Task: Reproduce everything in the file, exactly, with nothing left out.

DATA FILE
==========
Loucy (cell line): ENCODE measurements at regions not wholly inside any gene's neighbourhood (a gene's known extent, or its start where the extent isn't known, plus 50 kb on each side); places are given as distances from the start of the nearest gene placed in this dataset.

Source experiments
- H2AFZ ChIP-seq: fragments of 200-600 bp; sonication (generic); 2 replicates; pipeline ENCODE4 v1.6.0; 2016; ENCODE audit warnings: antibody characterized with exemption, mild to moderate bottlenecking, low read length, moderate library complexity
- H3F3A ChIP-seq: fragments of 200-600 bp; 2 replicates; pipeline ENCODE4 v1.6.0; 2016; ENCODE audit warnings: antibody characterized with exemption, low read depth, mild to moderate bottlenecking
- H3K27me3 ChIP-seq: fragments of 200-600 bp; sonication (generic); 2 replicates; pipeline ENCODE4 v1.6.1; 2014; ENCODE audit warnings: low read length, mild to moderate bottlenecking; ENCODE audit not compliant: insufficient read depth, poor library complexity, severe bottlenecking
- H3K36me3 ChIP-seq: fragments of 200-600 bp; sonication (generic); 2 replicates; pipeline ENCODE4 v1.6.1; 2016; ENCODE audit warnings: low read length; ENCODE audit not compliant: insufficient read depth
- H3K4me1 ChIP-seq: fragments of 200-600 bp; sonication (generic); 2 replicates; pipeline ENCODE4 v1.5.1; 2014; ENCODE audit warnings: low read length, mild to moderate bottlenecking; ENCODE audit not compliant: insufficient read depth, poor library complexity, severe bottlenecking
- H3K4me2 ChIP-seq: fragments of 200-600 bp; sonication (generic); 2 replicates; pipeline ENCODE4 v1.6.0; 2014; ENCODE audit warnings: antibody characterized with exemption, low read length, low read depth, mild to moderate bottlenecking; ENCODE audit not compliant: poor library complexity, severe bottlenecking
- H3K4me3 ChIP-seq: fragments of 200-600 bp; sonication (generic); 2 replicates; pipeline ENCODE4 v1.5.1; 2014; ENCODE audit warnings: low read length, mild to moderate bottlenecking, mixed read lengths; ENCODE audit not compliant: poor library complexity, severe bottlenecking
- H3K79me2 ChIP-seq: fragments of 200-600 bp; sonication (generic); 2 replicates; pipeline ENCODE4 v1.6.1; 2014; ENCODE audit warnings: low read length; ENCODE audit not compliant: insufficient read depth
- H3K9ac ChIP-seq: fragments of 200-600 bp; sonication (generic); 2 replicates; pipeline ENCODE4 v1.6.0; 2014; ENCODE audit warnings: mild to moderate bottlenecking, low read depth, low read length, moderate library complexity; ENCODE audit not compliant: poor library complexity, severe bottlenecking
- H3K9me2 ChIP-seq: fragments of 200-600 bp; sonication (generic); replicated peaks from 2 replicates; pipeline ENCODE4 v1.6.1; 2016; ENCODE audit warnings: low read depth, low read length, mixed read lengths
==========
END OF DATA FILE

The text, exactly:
Loucy (cell line): ENCODE measurements at regions not wholly inside any gene's neighbourhood (a gene's known extent, or its start where the extent isn't known, plus 50 kb on each side); places are given as distances from the start of the nearest gene placed in this dataset.

Source experiments
- H2AFZ ChIP-seq: fragments of 200-600 bp; sonication (generic); 2 replicates; pipeline ENCODE4 v1.6.0; 2016; ENCODE audit warnings: antibody characterized with exemption, mild to moderate bottlenecking, low read length, moderate library complexity
- H3F3A ChIP-seq: fragments of 200-600 bp; 2 replicates; pipeline ENCODE4 v1.6.0; 2016; ENCODE audit warnings: antibody characterized with exemption, low read depth, mild to moderate bottlenecking
- H3K27me3 ChIP-seq: fragments of 200-600 bp; sonication (generic); 2 replicates; pipeline ENCODE4 v1.6.1; 2014; ENCODE audit warnings: low read length, mild to moderate bottlenecking; ENCODE audit not compliant: insufficient read depth, poor library complexity, severe bottlenecking
- H3K36me3 ChIP-seq: fragments of 200-600 bp; sonication (generic); 2 replicates; pipeline ENCODE4 v1.6.1; 2016; ENCODE audit warnings: low read length; ENCODE audit not compliant: insufficient read depth
- H3K4me1 ChIP-seq: fragments of 200-600 bp; sonication (generic); 2 replicates; pipeline ENCODE4 v1.5.1; 2014; ENCODE audit warnings: low read length, mild to moderate bottlenecking; ENCODE audit not compliant: insufficient read depth, poor library complexity, severe bottlenecking
- H3K4me2 ChIP-seq: fragments of 200-600 bp; sonication (generic); 2 replicates; pipeline ENCODE4 v1.6.0; 2014; ENCODE audit warnings: antibody characterized with exemption, low read length, low read depth, mild to moderate bottlenecking; ENCODE audit not compliant: poor library complexity, severe bottlenecking
- H3K4me3 ChIP-seq: fragments of 200-600 bp; sonication (generic); 2 replicates; pipeline ENCODE4 v1.5.1; 2014; ENCODE audit warnings: low read length, mild to moderate bottlenecking, mixed read lengths; ENCODE audit not compliant: poor library complexity, severe bottlenecking
- H3K79me2 ChIP-seq: fragments of 200-600 bp; sonication (generic); 2 replicates; pipeline ENCODE4 v1.6.1; 2014; ENCODE audit warnings: low read length; ENCODE audit not compliant: insufficient read depth
- H3K9ac ChIP-seq: fragments of 200-600 bp; sonication (generic); 2 replicates; pipeline ENCODE4 v1.6.0; 2014; ENCODE audit warnings: mild to moderate bottlenecking, low read depth, low read length, moderate library complexity; ENCODE audit not compliant: poor library complexity, severe bottlenecking
- H3K9me2 ChIP-seq: fragments of 200-600 bp; sonication (generic); replicated peaks from 2 replicates; pipeline ENCODE4 v1.6.1; 2016; ENCODE audit warnings: low read depth, low read length, mixed read lengths